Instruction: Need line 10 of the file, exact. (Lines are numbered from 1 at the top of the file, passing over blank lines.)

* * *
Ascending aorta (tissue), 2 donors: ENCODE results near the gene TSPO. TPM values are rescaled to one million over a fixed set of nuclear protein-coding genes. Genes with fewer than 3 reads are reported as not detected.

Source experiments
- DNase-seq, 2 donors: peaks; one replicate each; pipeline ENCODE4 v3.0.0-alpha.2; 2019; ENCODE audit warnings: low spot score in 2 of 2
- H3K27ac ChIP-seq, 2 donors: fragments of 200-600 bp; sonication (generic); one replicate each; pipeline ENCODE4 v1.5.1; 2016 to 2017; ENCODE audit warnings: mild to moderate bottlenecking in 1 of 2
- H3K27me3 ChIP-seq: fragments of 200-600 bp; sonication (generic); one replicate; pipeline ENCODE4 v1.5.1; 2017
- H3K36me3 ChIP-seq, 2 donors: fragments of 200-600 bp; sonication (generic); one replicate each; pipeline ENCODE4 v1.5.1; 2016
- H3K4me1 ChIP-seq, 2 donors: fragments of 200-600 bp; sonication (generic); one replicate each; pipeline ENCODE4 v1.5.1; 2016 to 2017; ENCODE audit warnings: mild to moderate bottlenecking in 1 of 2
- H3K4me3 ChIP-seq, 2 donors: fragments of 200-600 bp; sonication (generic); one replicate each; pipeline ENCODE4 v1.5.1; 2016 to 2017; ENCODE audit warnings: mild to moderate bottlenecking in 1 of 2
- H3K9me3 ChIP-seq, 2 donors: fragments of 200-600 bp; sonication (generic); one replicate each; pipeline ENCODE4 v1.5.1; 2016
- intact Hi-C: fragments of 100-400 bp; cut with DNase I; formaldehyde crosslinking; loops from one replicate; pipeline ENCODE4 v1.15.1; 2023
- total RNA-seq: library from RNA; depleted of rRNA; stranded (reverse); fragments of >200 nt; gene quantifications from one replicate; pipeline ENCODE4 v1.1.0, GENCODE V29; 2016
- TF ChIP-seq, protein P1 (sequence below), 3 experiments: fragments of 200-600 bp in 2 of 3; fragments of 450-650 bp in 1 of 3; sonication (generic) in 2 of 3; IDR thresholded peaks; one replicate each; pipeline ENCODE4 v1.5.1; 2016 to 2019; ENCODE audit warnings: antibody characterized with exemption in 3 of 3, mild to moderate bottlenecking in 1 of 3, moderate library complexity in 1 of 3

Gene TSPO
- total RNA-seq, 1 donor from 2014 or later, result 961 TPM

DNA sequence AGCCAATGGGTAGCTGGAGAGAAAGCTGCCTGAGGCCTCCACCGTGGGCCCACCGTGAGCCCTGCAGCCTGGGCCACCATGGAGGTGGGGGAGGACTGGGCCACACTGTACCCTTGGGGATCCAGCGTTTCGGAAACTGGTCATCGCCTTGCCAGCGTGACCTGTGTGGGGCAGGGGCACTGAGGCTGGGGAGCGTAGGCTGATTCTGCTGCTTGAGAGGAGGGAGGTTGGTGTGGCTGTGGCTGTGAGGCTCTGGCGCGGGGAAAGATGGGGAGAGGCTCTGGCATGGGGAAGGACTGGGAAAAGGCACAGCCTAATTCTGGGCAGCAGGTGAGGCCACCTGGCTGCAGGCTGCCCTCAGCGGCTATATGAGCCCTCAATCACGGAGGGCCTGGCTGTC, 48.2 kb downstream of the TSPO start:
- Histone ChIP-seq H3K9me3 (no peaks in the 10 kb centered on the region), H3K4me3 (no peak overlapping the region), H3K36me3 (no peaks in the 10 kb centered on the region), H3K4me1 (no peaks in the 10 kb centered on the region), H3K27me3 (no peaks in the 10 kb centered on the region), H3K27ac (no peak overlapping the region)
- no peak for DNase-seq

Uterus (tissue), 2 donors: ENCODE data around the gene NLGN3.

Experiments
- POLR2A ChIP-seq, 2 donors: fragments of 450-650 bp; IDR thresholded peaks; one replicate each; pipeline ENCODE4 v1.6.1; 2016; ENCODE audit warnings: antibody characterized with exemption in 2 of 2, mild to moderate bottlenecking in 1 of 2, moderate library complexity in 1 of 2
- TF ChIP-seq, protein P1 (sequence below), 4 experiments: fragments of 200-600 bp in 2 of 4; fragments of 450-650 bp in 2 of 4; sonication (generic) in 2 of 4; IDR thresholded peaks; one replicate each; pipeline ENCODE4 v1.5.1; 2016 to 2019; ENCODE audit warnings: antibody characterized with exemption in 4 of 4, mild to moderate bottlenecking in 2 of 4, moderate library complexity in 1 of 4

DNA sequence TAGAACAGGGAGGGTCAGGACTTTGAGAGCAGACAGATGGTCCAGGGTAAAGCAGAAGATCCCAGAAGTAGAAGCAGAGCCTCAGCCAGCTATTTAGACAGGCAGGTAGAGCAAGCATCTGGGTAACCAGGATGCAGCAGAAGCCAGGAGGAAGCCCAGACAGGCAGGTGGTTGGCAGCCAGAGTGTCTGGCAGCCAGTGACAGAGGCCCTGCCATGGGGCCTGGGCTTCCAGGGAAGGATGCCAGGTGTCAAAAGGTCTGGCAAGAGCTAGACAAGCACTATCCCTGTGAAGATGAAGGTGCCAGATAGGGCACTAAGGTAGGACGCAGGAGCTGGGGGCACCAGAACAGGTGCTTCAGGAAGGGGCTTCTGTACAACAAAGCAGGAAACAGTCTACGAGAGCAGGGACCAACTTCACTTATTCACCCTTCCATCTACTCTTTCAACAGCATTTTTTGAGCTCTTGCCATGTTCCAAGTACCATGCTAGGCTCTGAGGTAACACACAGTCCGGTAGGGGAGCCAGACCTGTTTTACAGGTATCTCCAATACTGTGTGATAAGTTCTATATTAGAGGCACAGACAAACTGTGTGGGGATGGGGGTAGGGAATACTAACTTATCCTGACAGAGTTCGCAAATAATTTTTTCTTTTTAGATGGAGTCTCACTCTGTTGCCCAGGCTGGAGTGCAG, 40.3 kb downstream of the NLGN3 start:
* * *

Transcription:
- intact Hi-C: fragments of 100-400 bp; cut with DNase I; formaldehyde crosslinking; loops from one replicate; pipeline ENCODE4 v1.15.1; 2023